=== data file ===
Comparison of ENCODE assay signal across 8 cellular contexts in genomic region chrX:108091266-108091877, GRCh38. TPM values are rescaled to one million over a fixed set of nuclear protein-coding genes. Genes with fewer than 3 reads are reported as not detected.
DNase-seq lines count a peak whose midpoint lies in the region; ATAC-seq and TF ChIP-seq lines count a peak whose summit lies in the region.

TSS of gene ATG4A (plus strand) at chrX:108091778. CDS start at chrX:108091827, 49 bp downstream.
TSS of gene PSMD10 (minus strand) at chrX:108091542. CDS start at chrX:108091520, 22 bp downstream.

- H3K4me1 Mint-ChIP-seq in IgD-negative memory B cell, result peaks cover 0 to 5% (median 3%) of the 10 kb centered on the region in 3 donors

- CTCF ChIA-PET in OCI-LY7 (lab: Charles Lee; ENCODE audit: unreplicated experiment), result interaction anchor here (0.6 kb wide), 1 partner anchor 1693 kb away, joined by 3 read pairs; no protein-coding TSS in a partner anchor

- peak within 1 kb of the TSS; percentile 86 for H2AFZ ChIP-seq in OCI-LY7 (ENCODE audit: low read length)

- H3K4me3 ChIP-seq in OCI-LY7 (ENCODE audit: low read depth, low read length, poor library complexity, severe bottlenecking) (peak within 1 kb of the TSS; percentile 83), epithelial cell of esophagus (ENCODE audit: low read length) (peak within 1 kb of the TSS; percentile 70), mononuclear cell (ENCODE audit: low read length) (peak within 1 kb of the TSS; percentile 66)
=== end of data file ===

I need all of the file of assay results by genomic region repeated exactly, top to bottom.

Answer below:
Comparison of ENCODE assay signal across 8 cellular contexts in genomic region chrX:108091266-108091877, GRCh38. TPM values are rescaled to one million over a fixed set of nuclear protein-coding genes. Genes with fewer than 3 reads are reported as not detected.
DNase-seq lines count a peak whose midpoint lies in the region; ATAC-seq and TF ChIP-seq lines count a peak whose summit lies in the region.

TSS of gene ATG4A (plus strand) at chrX:108091778. CDS start at chrX:108091827, 49 bp downstream.
TSS of gene PSMD10 (minus strand) at chrX:108091542. CDS start at chrX:108091520, 22 bp downstream.

- H3K4me1 Mint-ChIP-seq in IgD-negative memory B cell, result peaks cover 0 to 5% (median 3%) of the 10 kb centered on the region in 3 donors

- CTCF ChIA-PET in OCI-LY7 (lab: Charles Lee; ENCODE audit: unreplicated experiment), result interaction anchor here (0.6 kb wide), 1 partner anchor 1693 kb away, joined by 3 read pairs; no protein-coding TSS in a partner anchor

- peak within 1 kb of the TSS; percentile 86 for H2AFZ ChIP-seq in OCI-LY7 (ENCODE audit: low read length)

- H3K4me3 ChIP-seq in OCI-LY7 (ENCODE audit: low read depth, low read length, poor library complexity, severe bottlenecking) (peak within 1 kb of the TSS; percentile 83), epithelial cell of esophagus (ENCODE audit: low read length) (peak within 1 kb of the TSS; percentile 70), mononuclear cell (ENCODE audit: low read length) (peak within 1 kb of the TSS; percentile 66)